AL RUWAIS: To alleviate pressure on the existing Doha Port and facilitate overall economic growth, the government is investing in major upgrades to port infrastructure. One area slated for an upgrade is the port at Al Ruwais. Work there began in early 2010 and is set to be complete by 2014, according to Qatar Ports. The port, which is designed to accommodate dhows, coastal trading vessels and ferries, is set to include a container berth and a general cargo berth containing dry and cold storage for fruits vegetables, livestock and other materials. Currently, marine works and dredging of the main channel are ongoing. Qatar Ports expects construction of the container and general cargo berths to be complete in 2012. Although not as large as other major infrastructure upgrades, upon completion Al Ruwais is set to play a significant role in the government’s broader goal of easing congestion pressures on existing infrastructure.

NEW PORT PROJECT: About 25 km south of Doha, adjacent to the Mesaieed Port, construction for the New Port Project (NPP) is currently under way. A decree signed on June 19, 2007 by Sheikh Hamad bin Khalifa Al Thani marked the beginning of the project. The heir apparent Sheikh Tamim bin Hamad Al Thani laid the foundation stone of the NPP in October 2011, marking the start of what is set to be one of the region’s largest seaports.

Originally set to cost QR27bn ($7.4bn), the project’s planners revised their estimates in June 2012 due to rising construction materials costs on global markets. The current estimated price tag for the NPP is about 10% higher, at QR30bn ($8.2bn).

The scale of the project cannot be understated. In order to construct the 26.5-sq-km port facility, including its 3.8-km long and 700-metre-wide basin, construction teams will need to excavate 63m cu metres of granular material, enough to fill 40,000 Olympic-sized swimming pools. Upon completion, the port facility will have three container terminals capable of handling 6m twenty-foot equivalent units (TEUs) per year. That makes the NPP’s capacity more than 18 times the cargo handling capacity at Doha Port, which handled a total of 321,158 TEUs of freight in 2011, according to statistics gathered by Qatar Ports.

In addition to handling a larger amount of cargo, the NPP will also accommodate larger ships. The existing Doha Port currently has berths that range from 7 to 12 metres deep, depending on the berth. To accommodate larger ships the approach channel at the NPP will be dredged to 15 metres deep and 300 metres wide, while the port’s basin will be dredged to 17 metres. For future expansion in phase 2, when the additional container terminal is due to be constructed, the access channel will also be deepened to 17 metres and the width will be increased to 500 metres.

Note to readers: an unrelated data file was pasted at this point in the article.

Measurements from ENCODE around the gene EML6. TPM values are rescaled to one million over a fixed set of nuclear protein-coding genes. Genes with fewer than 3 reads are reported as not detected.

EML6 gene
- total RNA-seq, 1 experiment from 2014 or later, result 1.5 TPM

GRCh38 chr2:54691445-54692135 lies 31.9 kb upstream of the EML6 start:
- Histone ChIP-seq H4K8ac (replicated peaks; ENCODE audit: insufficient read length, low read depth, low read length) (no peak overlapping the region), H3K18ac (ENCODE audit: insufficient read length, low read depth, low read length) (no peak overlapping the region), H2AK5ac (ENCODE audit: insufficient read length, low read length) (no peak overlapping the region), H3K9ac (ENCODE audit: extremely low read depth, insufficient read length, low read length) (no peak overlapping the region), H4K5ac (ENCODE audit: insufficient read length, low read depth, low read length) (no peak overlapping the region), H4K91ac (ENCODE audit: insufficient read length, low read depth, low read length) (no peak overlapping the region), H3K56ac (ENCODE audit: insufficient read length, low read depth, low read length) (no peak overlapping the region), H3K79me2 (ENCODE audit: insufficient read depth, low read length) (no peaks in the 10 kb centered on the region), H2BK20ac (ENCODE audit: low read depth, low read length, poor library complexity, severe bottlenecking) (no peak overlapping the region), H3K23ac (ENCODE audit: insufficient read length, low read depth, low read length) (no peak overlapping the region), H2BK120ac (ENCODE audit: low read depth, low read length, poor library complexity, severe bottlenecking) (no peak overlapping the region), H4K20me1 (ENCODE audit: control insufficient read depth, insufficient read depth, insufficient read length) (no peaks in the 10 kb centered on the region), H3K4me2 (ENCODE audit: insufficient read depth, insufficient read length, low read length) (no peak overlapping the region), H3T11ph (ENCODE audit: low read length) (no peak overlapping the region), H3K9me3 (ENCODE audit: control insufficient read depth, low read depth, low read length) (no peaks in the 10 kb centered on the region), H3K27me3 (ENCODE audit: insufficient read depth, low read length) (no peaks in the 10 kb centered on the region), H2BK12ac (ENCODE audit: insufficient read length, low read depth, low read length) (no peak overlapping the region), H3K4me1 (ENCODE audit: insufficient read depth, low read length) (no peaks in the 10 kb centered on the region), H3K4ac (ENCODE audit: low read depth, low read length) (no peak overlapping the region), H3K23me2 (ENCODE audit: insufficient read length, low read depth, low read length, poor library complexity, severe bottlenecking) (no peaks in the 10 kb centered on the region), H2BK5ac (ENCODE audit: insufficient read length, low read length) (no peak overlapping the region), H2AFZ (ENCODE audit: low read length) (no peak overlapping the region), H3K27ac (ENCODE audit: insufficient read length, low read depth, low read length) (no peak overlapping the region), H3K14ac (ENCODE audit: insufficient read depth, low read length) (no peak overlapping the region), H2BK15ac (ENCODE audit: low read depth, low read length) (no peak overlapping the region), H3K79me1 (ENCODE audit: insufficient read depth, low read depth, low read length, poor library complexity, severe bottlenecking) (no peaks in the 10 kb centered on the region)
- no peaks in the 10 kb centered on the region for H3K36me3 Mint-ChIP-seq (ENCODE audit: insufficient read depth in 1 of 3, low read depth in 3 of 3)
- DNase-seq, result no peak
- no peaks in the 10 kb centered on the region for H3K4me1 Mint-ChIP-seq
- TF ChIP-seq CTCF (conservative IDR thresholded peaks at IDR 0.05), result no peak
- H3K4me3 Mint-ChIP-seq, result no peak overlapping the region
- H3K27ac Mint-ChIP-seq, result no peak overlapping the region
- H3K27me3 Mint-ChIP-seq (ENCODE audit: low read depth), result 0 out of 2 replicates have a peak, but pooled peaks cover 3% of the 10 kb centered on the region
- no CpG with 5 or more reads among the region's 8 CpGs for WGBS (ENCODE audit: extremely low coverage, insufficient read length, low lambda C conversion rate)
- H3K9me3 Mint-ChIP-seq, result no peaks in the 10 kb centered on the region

The ships utilising the port’s sizeable facilities will not be limited to commercial vessels. The new seaport is set to be the future home of a base for the Qatar Emiri Naval Forces. Although the enormous build-up in capacity may appear Herculean, the NPP has laid out clear benchmarks to open the port in early 2016, according to the NPP’s steering committee. Moreover, the committee plans to approach maximum capacity gradually. Upon its initial opening, the port is set to have a capacity of 2m containers, steadily building up to the ultimate forecasted figure of 6m.

DIGGING DEEP: Progress is under way to meet these milestones. In January 2011 China Harbour and Engineering Company (CHEC) began excavations, and on March 13, 2011 CHEC’s QR3.25bn ($892.4m) contract with the NPP steering committee was formalised. Phase 1 includes the initial work for excavating the harbour basin and constructing the quay walls and inner breakwaters. The work is set to take just over 1600 days, according to the agreement. In March 2012 the NPP awarded a contract to dredge its approach channel to the Middle East Dredging Company, a firm jointly owned by the state of Qatar, Belgium-based Dredging, Environmental and Marine Engineering and Qatar-based United Development Company. The contract also includes the land reclamation basin dredging for the Naval Base. Work for the contract, which is worth a total of QR6.2bn ($1.7bn), started in March 2012 and is set to finish in early 2016. Tenders are being prepared and extended to subcontractors for consulting, engineering services and human resources, as well as port security. The authorities recognise that building a port is merely the first step in the larger process of integrating it with existing industrial and commercial supply lines. To facilitate a smooth transition as the NPP’s first stages come on-line, the project’s leadership has been forging ties with companies and organisations expected to use the port. In May 2012, the NPP held its inaugural Stakeholder’s Conference in Doha. At the half-day gathering, NPP authorities presented the port’s master plan, and stakeholders had the opportunity to ask questions about the project. Participants included both public sector organisations and private firms A LONG-TERM INVESTMENT: Through investments such as the NPP and Al Ruwais, as well as ongoing upgrades to areas like Ras Laffan, the government is forging ahead with its plans to increase overall sea cargo capacity and improve Qatar’s international trade connections. This should bode well for the economy as a whole, since in the lead up to the 2022 World Cup, incoming construction materials and consumer goods are only set to grow. However, the impact of improving port infrastructure will likely be visible long after the tournament as well. Virtually every segment of the state’s economy stands to gain from reduced congestion and faster imports, and a broad range of jobs are already being created for the construction, management and maintenance of new transport infrastructure. Indeed, even though port upgrades carry high price tags in the short term, the long-term benefits for the economy are likely to offset these costs.